Conference Paper

Protograph-Based LDPC Convolutional Codes for Correlated Erasure Channels

Univ. of California San Diego, La Jolla, CA, USA
DOI: 10.1109/ICC.2010.5502364 Conference: Communications (ICC), 2010 IEEE International Conference on
Source: IEEE Xplore


We consider terminated LDPC convolutional codes (LDPC-CC) constructed from photographs and explore the performance of these codes on correlated erasure channels including a single-burst channel (SBC) and Gilbert-Elliott channel (GEC). We consider code performance with a latency-constrained message passing decoder and the belief propagation decoder. We give theoretical bounds on the code efficiency over the SBC and describe a construction that achieves this bound.We show that the designed codes with belief propagation (BP) decoding perform as well as the regular LDPC-CCs presented in the literature on the binary erasure channel (BEC) and the GEC, while achieving significant gains on the SBC. In the case of windowed decoding, our codes perform much better than the best known regular LDPC-CCs over the BEC and the GEC, with very low decoding latencies.

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Available from: Marco Papaleo
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    • "We study the requirements of LDPC-CC ensembles for good performance over erasure channels with windowed decoding (WD). We are interested in designing ensembles that have good performances over erasure channels with [2] and without [1] memory with both BP and windowed decoding. Although the channels considered here are erasure channels, we note that the WD scheme can be made use of over any channel. "
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    ABSTRACT: We propose a windowed decoding scheme for protograph-based LDPC convolutional codes (LDPC-CC) that allows us to efficiently trade-off decoding performance for gains in latency. We study the performance of regular LDPC-CC with the windowed decoding scheme. In particular, we show that the class of LDPC-CC proposed in the literature with good belief propagation performance is ill-suited for windowed decoding. Further, we establish properties of code ensembles with good windowed decoding performance over erasure channels with and without memory.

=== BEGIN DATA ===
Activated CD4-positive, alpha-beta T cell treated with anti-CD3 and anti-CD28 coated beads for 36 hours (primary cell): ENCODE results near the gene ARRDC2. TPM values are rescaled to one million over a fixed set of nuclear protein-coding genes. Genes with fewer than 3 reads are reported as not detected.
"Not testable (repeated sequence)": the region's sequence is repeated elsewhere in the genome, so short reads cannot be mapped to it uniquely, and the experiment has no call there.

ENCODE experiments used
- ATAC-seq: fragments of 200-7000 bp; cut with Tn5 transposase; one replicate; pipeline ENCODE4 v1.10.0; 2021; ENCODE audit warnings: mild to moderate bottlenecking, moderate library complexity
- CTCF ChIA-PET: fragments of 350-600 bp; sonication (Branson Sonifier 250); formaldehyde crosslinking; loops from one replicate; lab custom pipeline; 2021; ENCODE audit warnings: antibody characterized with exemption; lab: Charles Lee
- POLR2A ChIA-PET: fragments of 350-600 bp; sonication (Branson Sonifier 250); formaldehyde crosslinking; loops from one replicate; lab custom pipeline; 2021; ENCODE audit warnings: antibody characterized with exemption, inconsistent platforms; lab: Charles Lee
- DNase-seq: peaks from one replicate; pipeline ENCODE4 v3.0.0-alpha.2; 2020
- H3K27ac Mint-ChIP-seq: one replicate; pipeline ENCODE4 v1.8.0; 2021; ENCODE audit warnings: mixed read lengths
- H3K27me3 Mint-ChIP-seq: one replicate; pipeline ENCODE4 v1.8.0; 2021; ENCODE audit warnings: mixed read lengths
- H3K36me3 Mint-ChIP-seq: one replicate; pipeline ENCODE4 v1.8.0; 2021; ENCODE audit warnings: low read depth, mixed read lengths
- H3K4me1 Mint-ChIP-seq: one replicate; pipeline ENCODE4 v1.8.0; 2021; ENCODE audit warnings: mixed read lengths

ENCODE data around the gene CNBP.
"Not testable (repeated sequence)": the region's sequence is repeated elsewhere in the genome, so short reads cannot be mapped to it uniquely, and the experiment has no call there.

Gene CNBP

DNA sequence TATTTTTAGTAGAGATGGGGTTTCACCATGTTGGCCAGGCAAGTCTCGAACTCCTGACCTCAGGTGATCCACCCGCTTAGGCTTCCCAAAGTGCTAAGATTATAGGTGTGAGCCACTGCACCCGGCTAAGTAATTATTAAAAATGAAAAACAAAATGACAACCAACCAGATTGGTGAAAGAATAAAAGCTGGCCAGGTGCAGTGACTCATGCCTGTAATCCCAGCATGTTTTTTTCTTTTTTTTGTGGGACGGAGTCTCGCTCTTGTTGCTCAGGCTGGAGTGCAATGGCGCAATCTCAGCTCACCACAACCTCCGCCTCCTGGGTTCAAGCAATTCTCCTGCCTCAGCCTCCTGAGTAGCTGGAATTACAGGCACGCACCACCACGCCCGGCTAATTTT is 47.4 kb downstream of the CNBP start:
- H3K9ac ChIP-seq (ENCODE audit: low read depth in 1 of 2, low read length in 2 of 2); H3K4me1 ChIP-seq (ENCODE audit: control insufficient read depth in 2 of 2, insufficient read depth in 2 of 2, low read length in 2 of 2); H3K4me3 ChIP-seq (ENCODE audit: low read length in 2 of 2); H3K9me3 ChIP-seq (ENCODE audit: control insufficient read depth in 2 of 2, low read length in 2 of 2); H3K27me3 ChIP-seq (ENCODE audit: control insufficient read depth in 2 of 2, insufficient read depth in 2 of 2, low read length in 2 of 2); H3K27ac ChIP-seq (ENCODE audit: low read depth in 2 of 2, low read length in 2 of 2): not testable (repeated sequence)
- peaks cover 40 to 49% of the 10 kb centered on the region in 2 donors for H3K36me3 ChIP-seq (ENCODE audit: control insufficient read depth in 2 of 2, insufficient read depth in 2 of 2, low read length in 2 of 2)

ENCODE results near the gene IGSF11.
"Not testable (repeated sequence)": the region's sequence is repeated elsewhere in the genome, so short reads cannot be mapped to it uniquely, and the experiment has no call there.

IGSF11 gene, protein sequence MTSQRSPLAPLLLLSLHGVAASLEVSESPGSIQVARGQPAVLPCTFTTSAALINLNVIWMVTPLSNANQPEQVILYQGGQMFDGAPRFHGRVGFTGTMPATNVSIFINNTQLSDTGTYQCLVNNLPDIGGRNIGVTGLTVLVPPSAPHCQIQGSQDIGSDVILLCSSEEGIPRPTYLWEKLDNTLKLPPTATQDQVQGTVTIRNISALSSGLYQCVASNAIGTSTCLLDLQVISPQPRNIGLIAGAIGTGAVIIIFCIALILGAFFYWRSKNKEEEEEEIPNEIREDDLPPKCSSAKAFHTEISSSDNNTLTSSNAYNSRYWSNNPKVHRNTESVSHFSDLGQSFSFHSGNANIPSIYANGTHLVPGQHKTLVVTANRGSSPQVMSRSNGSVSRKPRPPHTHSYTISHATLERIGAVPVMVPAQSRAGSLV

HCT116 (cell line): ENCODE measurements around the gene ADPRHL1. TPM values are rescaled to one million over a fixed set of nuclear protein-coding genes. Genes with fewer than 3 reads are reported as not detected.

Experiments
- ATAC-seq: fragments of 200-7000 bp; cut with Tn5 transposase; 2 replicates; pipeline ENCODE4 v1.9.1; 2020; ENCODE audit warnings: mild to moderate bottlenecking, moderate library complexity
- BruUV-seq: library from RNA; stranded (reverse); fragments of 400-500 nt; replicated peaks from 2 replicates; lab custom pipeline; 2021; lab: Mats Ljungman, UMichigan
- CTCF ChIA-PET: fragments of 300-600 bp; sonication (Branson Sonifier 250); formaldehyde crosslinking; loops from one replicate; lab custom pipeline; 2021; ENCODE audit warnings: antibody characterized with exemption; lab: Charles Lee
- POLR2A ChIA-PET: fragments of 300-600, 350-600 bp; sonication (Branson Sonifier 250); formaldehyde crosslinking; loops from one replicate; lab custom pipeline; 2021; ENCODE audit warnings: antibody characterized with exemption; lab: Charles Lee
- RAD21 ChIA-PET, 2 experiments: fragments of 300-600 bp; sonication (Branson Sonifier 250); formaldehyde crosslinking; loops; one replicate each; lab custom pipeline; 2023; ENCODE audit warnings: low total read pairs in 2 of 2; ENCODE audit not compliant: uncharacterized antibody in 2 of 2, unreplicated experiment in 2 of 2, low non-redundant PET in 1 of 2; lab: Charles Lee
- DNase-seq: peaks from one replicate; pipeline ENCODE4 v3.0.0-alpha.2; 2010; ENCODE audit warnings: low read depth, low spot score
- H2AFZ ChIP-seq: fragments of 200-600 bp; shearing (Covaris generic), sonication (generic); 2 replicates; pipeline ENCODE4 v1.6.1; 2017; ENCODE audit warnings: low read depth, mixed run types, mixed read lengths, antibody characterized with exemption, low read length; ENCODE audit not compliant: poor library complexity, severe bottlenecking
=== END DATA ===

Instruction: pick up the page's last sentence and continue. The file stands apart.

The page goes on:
Full-text · Conference Paper · Oct 2010
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    ABSTRACT: We consider a windowed decoding scheme for LDPC convolutional codes that is based on the belief-propagation (BP) algorithm. We discuss the advantages of this decoding scheme and identify certain characteristics of LDPC convolutional code ensembles that exhibit good performance with the windowed decoder. We will consider the performance of these ensembles and codes over erasure channels with and without memory. We show that the structure of LDPC convolutional code ensembles is suitable to obtain performance close to the theoretical limits over the memoryless erasure channel, both for the BP decoder and windowed decoding. However, the same structure imposes limitations on the performance over erasure channels with memory.
    Full-text · Article · Oct 2010 · IEEE Transactions on Information Theory
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    ABSTRACT: Spatially coupled codes have been of interest recently owing to their superior performance over memoryless binary-input channels. The performance is good both asymptotically, since the belief propagation thresholds approach capacity, as well as for finite lengths, since degree-2 variables that result in high error floors can be completely avoided. However, to realize the promised good performance, one needs large blocklengths. This in turn implies a large latency and decoding complexity. For the memoryless binary erasure channel, we consider the decoding of spatially coupled codes through a windowed decoder that aims to retain many of the attractive features of belief propagation, while trying to reduce complexity further. We characterize the performance of this scheme by defining thresholds on channel erasure rates that guarantee a target erasure rate. We give analytical lower bounds on these thresholds and show that the performance approaches that of belief propagation exponentially fast in the window size. We give numerical results including the thresholds computed using density evolution and the erasure rate curves for finite-length spatially coupled codes.
    Full-text · Article · May 2011
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